At times, proliferations of daylilies can give rise to scapes that grow up to a height of anything between 10 cm and 12 cm (4 inches and 5 inches) and will produce their own blooms even while remaining connected with their parent plant. "Double Cutie" and "Yesterday's Memories" are an ideal example of this. This phenomenon is more likely to occur with daylilies grown in places having hot climatic conditions.
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The bracts of daylilies are positioned on the upper one-third part of the scape. Usually, the bracts are held just under the base of every branch. However, at times they may also appear as somewhat node-like distensions on the scape. The bracts of this species bear resemblance to small and slender leaves. They have an stretched out oval shape that extends to a point lifted the length of the midrib and their color may differ from light green to deep brownish-black. The bracts of daylilies generally shrink and wither after flowering.
The flowering buds of daylilies initially appear small and nearly round in shape. They become elongated gradually till they achieve their utmost length on opening. At the same time, the flower buds also swell gradually on top of the tube. All the while, the tip remains pinched together and is somewhat creased on its external surface.
The color of the flower buds may vary from pale green to mahogany-brown, as in the case of H. dumortieri. While an anthesis draws near, the buds get their final color - that of the sepals. However, their color remains flushed green till they open fully, especially near the tip.
Nearly all species and cultivars of daylilies produce large as well as colourful flowers. A short pedicel attaches the flower to the scape. Each daylily flower comprises six segments similar to petals, which are collectively called tepals. These tepals are displayed in two sets of three - the external tepals that originally form the covering for the flower buds is known as sepals, while the inner tepals are called petals. Compared to the petals, the sepals are generally slender as well as more pointed. The sepals and petals are generally fused at the base of the flower forming a small tube like structure, which is also known as the throat. The outline of the perianth is roughly trumpet shaped, only flaring somewhat in the daylily species as well as the hybrids developed in the early days. On the contrary, the perianth is generally sharply recurving or rolling back in the contemporary daylily hybrids.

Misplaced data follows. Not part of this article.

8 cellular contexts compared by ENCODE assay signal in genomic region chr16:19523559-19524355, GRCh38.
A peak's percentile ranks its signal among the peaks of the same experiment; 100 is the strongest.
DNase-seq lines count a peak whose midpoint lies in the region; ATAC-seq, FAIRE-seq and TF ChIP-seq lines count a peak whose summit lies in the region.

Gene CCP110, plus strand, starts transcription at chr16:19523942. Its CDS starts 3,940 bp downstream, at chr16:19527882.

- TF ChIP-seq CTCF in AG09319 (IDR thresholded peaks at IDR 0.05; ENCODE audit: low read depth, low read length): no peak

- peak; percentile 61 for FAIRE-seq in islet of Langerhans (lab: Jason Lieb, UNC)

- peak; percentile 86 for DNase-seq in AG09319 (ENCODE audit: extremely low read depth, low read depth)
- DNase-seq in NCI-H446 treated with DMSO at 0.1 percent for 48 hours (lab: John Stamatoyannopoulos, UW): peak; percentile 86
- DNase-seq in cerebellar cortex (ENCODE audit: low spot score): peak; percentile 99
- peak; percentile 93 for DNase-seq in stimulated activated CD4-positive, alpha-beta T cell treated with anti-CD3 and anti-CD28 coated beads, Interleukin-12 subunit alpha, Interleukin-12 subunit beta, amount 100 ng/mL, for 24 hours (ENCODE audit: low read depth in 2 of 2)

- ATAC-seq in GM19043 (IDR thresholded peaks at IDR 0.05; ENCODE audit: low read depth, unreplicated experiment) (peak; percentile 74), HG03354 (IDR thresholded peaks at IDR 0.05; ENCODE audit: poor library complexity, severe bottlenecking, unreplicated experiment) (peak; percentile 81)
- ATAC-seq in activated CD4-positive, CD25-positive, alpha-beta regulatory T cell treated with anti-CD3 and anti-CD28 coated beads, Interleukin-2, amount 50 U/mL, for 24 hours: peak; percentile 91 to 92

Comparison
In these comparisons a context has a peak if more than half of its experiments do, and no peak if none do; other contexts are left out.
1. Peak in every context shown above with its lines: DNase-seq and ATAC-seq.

The reproductive parts of daylilies emerge from the tube or the throat at the base of the flowers. They include six thin stamens. The anthers that produce pollens - the male reproductive means, dangle at the tip of the stamens. The female reproductive organ called the pistil is in the form of a solitary tube somewhat broad and overhanging above the stamens. The pistil rises from the midst of the six stamens and the end that is connected with the flower is distended and the ovules are contained in this swollen part. The other end of the pistil that rises above the stamens is a little swollen and is called the stigma. When the stigma is receptive, it becomes muggy so that the pollens that come in contact with it stick there. Fertilization occurs when the pollen passes down through the tube into the pistil to come in contact with the ovules. The flowers fade and drop to the ground following fertilization, leaving behind the ovary capsules. It takes about 60 days to 80 days for the ovary capsule to ripen and throw out the seeds.
Many daylily species are aromatic and are classified as heavy or musk and their fragrance is comparable to that of honeysuckle. In fact, the aroma of H. lilioasphodelus is said to be the most potent and the fragrance of H. citrina as well as H. thunbergii come very close to it. Even the flowers of other daylilies such as the H. middendorffi, H. altissima, H. minor and H. dumortieri are somewhat fragrant. Humidity as well as moisture plays a vital part for daylilies to exude fragrance. While the aroma of nocturnal daylilies is evident when the flowers open up, in the case of fragrant diurnal daylilies, the aroma is not exuded until the day becomes warm. Most daylilies grown in places having cool climatic conditions are far less aromatic compared to those grown in the climatic conditions similar to their native habitat.
The seeds of daylilies develop inside the somewhat egg-shaped deep green hued ovary capsules each of which comprise six segments that are divided by six ribs. The ripened segments of the ovary capsule spring open usually in pairs after fertilization, which usually takes anything between 60 and 80 days. You can see three rows of ovoid or round seeds in each segment after they open up. Each of these ovoid seeds has a somewhat elevated point at any one end. If the seeds are black and glossy it indicates that they are fertile. On the other hand, white seeds signify that they are sterile. Seed capsules of different daylily species and cultivars enclose different number of seeds. In fact, the tetraploids always contain the lowest number of seeds.